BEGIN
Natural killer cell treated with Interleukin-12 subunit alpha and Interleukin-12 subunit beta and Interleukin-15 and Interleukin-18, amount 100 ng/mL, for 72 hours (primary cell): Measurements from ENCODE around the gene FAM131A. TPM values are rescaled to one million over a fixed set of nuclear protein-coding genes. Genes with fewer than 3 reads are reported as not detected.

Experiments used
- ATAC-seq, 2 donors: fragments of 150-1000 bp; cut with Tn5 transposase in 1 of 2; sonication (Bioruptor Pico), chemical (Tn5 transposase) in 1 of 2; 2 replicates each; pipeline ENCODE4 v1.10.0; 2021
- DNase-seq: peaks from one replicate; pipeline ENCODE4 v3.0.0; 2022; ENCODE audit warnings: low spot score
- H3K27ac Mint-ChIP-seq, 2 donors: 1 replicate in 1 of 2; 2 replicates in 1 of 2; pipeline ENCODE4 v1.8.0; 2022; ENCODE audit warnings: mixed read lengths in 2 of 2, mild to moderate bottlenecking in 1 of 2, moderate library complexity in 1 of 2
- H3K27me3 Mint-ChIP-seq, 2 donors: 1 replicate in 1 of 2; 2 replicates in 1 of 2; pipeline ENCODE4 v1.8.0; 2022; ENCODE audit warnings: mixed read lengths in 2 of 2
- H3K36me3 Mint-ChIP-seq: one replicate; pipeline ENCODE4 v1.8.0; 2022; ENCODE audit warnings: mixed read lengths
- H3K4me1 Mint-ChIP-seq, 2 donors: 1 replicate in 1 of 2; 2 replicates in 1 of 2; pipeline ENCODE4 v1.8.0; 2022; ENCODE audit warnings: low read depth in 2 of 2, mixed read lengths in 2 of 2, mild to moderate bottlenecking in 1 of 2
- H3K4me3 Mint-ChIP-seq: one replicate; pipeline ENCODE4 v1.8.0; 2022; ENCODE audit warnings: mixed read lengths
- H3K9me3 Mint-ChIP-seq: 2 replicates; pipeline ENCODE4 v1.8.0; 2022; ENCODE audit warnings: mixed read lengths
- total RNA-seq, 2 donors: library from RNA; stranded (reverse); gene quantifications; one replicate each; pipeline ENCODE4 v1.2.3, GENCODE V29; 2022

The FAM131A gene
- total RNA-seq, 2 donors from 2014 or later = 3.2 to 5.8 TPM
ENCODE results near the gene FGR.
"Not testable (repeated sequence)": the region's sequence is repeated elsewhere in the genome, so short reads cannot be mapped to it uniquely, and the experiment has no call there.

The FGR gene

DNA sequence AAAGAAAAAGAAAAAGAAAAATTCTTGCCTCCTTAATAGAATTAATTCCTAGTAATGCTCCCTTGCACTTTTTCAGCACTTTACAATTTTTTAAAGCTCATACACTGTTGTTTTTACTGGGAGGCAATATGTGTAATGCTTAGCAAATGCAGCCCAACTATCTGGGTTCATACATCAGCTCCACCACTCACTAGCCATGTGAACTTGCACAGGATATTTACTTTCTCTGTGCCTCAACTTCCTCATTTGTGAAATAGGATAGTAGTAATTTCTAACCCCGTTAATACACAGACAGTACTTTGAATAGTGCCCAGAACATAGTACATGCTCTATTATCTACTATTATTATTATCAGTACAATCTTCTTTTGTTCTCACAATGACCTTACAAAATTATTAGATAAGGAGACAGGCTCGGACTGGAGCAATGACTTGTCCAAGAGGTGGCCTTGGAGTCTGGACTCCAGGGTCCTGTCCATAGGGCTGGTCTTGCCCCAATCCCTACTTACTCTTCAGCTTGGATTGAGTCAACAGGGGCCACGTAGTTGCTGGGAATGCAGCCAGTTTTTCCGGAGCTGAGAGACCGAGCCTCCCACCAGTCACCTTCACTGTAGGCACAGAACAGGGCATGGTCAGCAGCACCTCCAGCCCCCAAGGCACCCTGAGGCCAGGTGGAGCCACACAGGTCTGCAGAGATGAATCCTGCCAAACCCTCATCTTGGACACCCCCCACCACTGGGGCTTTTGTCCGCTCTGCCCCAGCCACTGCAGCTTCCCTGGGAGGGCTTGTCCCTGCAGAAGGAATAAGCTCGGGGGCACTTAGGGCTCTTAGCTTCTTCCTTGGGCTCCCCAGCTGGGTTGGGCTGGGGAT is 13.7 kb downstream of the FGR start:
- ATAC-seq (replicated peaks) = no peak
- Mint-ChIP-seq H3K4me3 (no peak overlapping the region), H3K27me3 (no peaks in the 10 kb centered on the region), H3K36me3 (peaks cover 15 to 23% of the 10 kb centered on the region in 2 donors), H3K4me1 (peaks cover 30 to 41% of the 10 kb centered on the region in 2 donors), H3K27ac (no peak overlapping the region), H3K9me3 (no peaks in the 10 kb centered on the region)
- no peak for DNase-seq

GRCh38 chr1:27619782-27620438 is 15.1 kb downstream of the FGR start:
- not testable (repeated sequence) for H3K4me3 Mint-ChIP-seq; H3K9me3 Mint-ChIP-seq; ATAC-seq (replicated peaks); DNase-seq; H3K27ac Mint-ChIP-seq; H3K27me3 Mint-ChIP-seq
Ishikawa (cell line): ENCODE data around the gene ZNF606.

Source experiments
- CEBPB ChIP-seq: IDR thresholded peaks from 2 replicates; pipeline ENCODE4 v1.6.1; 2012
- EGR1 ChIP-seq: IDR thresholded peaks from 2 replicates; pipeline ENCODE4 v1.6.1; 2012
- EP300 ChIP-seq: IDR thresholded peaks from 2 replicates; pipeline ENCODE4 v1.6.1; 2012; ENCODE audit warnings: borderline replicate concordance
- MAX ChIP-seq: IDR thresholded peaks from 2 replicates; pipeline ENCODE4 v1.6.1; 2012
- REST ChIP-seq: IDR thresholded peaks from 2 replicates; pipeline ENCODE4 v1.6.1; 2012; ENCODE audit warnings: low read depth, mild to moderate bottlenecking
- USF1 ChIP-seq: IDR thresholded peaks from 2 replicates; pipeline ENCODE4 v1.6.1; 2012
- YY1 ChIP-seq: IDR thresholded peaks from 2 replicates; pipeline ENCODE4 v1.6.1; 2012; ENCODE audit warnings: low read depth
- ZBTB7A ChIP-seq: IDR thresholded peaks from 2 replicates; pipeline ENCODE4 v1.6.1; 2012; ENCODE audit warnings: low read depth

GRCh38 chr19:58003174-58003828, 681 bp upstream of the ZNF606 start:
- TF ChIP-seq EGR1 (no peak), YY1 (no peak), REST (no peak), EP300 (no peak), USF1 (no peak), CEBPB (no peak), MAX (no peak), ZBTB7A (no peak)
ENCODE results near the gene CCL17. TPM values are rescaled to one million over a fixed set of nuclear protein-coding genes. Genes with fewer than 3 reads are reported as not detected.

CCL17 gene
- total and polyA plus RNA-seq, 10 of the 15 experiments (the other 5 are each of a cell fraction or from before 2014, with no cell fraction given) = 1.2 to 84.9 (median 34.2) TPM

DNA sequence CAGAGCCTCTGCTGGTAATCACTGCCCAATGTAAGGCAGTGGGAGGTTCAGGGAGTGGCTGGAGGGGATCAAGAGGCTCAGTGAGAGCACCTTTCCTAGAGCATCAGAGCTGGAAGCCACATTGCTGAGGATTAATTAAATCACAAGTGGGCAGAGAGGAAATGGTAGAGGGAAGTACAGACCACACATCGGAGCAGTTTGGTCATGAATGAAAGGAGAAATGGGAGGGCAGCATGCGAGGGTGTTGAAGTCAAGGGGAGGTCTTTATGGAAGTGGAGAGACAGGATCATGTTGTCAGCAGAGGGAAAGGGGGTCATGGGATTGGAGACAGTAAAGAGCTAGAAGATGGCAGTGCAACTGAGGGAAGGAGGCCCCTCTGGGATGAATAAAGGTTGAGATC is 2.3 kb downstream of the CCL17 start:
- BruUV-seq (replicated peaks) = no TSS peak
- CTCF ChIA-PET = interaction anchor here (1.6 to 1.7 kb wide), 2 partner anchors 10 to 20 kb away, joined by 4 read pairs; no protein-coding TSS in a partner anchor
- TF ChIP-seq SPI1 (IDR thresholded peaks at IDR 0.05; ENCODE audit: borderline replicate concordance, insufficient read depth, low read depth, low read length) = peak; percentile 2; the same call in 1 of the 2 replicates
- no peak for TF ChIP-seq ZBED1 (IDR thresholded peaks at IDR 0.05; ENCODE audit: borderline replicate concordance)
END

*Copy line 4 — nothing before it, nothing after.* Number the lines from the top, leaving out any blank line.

- DNase-seq: peaks from one replicate; pipeline ENCODE4 v3.0.0; 2022; ENCODE audit warnings: low spot score